Google Rolls Back Controversial ‘Real Name’ Requirement

The aggressive integration of Google+ and "real names" across Google platforms made users unhappy across the board.



Since Google+ went live three years ago, Google has pursued aggressive integration. However, the “real name” requirement didn’t go over well, and when it reached YouTube, it had some pretty disastrous results. Google recently rolled back this policy decision, and now users can call themselves whatever they want.

This decision was likely prompted by the re-authorization of pseudonyms on YouTube, a platform frequented by some of the most vocal users on any of Google’s services. Google+ was quick to follow, and now any user can choose any name they like, according to an official post from Google+ staff.

“We apologize, and we hope that today’s change is a step toward making Google+ the welcoming and inclusive place that we want it to be. Thank you for expressing your opinions so passionately, and thanks for continuing to make Google+ the thoughtful community that it is,” the post states.

The pseudonym ban raised a lot of questions, and when G+ integration was made mandatory for the ability to comment on YouTube, the anonymity debate resurfaced. The problem with demanding users post under their own names, which Google didn’t official verify, meant that users could simply call themselves John Smith, and bypass Google’s real name filter easily.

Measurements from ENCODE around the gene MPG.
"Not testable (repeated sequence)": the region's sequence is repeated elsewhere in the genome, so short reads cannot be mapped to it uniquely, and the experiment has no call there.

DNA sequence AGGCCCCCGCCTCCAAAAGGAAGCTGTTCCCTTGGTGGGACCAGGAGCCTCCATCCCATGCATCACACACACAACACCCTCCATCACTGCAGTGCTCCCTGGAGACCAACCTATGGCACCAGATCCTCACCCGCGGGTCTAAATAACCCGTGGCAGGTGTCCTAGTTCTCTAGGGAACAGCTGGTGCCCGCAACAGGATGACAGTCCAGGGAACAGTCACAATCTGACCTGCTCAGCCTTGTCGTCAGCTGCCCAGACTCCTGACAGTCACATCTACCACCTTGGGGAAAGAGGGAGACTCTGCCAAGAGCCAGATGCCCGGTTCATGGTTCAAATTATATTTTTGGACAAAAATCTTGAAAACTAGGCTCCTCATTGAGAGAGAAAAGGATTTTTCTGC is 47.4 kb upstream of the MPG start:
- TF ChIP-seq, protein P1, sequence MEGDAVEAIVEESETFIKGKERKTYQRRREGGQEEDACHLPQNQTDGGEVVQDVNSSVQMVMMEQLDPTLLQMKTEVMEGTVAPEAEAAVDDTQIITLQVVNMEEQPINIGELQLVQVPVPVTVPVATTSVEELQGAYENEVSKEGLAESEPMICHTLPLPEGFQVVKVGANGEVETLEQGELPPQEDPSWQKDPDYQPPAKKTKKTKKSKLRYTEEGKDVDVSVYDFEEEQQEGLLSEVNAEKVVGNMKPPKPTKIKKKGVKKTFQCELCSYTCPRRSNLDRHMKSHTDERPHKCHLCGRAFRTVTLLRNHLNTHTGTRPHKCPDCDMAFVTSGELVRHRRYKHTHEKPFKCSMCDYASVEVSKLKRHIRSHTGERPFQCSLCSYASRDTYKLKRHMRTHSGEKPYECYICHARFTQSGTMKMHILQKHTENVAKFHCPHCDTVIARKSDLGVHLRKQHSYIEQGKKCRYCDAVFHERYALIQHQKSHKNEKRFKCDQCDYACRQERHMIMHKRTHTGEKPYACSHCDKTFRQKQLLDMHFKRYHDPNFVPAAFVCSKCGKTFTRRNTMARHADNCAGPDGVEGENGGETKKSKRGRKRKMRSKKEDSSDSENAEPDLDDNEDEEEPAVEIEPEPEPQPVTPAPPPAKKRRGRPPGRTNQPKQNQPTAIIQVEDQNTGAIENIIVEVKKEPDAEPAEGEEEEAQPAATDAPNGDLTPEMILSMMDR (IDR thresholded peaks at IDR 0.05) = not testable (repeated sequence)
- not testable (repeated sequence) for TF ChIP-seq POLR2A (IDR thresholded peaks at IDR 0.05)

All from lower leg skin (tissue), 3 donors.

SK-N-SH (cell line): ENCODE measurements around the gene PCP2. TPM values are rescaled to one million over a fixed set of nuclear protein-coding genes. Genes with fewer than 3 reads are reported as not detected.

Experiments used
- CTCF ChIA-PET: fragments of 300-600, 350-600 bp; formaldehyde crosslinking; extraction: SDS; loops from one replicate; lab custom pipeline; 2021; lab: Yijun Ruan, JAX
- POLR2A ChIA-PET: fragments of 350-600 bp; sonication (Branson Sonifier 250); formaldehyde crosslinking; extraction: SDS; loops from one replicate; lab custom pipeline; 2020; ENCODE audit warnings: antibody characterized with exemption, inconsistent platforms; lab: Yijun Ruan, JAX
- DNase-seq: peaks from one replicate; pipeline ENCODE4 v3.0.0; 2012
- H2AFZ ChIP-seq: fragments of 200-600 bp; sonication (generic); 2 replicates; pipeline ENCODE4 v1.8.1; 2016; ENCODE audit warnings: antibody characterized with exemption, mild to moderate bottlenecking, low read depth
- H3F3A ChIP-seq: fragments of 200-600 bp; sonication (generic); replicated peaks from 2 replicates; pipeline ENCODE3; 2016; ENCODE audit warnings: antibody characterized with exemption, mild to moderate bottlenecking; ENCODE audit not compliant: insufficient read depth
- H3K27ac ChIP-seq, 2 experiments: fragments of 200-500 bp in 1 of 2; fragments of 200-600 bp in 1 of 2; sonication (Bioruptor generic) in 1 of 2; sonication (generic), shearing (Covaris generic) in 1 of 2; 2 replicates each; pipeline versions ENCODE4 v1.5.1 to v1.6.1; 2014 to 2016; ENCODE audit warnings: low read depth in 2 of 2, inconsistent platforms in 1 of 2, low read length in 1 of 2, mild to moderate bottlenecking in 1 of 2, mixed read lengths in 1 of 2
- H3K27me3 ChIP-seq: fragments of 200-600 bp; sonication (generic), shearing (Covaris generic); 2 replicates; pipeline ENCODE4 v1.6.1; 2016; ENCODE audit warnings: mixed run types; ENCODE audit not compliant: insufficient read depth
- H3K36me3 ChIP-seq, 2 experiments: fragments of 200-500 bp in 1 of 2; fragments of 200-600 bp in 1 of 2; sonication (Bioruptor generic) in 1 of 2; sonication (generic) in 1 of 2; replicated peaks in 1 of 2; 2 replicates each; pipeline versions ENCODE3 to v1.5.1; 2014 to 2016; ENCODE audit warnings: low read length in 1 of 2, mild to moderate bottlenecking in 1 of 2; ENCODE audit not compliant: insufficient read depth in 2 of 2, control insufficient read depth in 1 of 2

The ban also did nothing to cut down on YouTube spam and trolling; in fact it caused a brief increase. This reality, coupled with the constant murmur from Google users that they were unhappy, prompted Google to roll back the “real name.” However, removing the policy isn’t likely to cause any significant increase in the number of Google+ users.

While the “don’t be evil” slogan doesn’t absolve Google from all wrongdoing, it certainly frames how users see the company. Users may have seen the move as evil, but shouldn’t attribute malice to stupidity. The intent of the “real names” requirement was to get “real people” into the network after the introduction of G+ — which failed, for the most part. Now it’s been undone, and users can feel free to live up to their true identities, like xxx360noscope420xxx.

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